Fambul Tok Empowers 60 Secondary School Teachers
Fambul Tok International–Sierra Leone in collaboration with Catalyst for Peace, a US-based foundation, has ended a two- day training workshop for 60 teachers drawn from 30 schools in Fambul Tok operational districts–Kailahun, Kono, Koinadugu, Moyamba, Pujehun and Bombali. The training sessions were held from December 1st and 2nd 2013 at the Catholic Pastoral Centre in Kenema, eastern Sierra Leone.
Welcoming participants and stressing the objective of the workshop, Fambul Tok Programme Officer-Training, Rev. Emmanuel Mansaray underscored the importance of such a vital training for teachers. He urged participants to take it seriously and to share their ideas/skills with children and community members once back at their respective schools.
Executive Director, Fambul Tok International–Sierra Leone, John Caulker said the training was designed to review and evaluate the Fambul Tok Peace Clubs educational school kits, being developed for students in the United States, for Sierra Leonean context.
He added that that the educational Wan Fambul (one family) Branch Toolkit started in the US and will be introduced to Sierra Leonean schools this year. He said the idea behind it is a way of capturing the minds of young pupils who were very young or were not even born before the country’s conflict to learn to make peace, forgive and reconcile with their colleagues, community members and even families.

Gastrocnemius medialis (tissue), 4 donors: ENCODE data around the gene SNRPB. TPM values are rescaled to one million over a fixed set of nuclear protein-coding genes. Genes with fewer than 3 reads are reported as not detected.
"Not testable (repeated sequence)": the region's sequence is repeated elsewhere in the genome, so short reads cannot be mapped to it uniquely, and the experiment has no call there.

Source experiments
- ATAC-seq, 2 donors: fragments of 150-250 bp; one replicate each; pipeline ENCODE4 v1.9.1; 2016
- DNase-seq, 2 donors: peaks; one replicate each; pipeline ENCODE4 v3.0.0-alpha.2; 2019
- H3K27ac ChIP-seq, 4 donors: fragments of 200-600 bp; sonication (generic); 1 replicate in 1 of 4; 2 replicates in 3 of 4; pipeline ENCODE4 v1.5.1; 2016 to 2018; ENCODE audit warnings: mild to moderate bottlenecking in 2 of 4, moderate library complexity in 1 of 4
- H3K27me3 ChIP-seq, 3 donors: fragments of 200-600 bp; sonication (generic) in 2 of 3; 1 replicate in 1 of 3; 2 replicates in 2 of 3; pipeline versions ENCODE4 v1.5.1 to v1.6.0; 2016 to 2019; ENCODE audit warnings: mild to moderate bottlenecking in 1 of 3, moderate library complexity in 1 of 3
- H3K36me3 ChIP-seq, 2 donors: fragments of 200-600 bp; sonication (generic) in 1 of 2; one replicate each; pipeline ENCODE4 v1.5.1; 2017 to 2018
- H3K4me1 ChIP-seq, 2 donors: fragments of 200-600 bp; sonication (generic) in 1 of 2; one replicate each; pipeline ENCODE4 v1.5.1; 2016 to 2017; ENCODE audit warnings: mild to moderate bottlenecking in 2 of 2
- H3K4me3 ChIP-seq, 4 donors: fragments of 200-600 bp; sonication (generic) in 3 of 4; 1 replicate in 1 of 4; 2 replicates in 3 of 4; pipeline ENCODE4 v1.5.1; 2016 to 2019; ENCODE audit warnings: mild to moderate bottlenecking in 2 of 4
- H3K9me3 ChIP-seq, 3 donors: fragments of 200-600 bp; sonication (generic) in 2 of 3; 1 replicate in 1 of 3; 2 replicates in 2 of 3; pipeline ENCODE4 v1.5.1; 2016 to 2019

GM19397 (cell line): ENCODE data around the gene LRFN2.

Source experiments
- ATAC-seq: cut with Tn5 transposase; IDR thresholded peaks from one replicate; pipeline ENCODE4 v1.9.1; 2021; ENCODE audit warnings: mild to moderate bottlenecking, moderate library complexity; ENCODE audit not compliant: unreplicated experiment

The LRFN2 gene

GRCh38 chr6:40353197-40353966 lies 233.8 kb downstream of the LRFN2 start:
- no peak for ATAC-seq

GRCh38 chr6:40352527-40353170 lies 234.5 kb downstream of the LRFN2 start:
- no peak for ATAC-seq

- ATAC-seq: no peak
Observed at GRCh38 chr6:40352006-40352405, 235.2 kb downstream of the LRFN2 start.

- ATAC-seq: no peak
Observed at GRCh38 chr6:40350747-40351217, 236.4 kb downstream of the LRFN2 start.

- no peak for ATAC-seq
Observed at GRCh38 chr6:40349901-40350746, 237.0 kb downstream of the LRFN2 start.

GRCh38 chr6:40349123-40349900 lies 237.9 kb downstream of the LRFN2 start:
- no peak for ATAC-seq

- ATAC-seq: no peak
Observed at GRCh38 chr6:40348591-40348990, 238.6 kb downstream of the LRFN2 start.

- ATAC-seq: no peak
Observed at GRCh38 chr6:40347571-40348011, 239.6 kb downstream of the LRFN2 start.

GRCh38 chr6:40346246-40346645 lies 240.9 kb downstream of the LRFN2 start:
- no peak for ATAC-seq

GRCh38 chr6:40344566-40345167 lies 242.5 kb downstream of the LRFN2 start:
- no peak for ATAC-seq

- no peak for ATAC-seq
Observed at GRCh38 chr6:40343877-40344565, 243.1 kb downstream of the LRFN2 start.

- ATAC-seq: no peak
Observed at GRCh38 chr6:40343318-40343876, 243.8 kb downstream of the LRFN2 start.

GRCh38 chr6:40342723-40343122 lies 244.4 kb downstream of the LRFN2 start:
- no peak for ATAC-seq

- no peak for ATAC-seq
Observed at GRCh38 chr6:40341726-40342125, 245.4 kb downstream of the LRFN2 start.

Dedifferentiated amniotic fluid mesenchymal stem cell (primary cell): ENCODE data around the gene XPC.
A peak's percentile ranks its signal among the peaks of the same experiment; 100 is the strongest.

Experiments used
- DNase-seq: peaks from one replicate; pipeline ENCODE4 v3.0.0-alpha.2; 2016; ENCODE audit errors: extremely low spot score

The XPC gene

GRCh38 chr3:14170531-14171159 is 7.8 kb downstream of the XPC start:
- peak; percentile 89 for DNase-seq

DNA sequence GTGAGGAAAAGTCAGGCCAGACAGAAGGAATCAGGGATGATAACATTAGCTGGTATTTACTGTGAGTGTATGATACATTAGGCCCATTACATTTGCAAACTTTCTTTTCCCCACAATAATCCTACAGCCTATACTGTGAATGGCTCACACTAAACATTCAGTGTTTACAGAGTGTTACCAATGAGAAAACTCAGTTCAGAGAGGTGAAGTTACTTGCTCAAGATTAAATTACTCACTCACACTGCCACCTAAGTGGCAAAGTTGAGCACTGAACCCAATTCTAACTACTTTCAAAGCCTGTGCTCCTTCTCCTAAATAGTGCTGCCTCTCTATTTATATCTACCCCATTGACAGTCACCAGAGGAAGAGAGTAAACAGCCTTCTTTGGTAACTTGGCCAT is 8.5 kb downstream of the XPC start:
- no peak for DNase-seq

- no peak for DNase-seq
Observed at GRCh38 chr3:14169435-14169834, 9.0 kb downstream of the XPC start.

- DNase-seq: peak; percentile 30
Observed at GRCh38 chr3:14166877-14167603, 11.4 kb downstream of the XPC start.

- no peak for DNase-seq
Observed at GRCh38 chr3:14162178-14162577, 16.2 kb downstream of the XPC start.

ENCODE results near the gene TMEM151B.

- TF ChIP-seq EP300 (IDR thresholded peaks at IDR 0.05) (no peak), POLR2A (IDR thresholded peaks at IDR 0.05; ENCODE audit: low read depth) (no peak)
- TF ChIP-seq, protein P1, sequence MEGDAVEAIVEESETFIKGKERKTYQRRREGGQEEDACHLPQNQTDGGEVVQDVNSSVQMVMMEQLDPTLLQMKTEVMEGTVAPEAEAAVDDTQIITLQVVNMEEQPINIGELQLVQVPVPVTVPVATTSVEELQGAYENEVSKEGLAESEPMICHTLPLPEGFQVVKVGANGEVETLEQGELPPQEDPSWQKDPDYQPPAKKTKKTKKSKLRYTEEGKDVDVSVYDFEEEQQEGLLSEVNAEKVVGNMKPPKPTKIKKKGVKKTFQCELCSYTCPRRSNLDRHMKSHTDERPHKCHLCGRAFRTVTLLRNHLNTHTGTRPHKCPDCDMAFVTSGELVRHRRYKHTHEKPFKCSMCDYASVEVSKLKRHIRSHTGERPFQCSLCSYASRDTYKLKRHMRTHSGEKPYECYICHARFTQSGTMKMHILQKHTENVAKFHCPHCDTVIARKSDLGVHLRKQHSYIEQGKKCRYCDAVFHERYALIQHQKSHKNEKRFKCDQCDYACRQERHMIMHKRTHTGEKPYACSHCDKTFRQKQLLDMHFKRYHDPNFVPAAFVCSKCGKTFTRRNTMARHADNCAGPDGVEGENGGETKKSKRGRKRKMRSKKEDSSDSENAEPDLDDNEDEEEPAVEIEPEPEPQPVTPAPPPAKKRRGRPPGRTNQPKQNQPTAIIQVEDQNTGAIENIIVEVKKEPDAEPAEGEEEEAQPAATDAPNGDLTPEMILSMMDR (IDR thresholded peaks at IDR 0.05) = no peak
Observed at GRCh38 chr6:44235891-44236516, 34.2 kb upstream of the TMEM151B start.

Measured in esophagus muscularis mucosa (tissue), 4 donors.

He read the nine core values of Fambul Tok and stressed that the organization does not compromise when it comes to practicing these principles. The Director did not mince words when he stated that if anyone knew that he/she could not meet the expected standards then he/she is free to leave. He said if anyone compromises the values, Fambul Tok needs to completely dissociate itself from that individual. However participants unanimously agreed to expel anyone from being a peace coordinator for the school program if he/she compromises Fambul Tok values. Mr. Caulker also urged teachers to breach the gap that sometimes exists between teachers and pupils, adding they should always work as one family irrespective of students’ region, ethnicity, or gender. He stressed the importance of field trips and exchange program for pupils as these help expose children to other areas. He stated that communities have within them the answers to their numerous problems and that people most impacted by the civil war in Sierra Leone have the potential to lead the reconciliation process grounded in their own culture and tradition. He emphasized that this is a big lesson the people of Sierra Leone are teaching the world.
Mr. Caulker discussed the need for the educational guides, as they will be helpful in many ways to students, teachers and even researchers. He added that, in the near future, Fambul Tok will engage the Ministry of Education for such materials to be included into the school curriculum.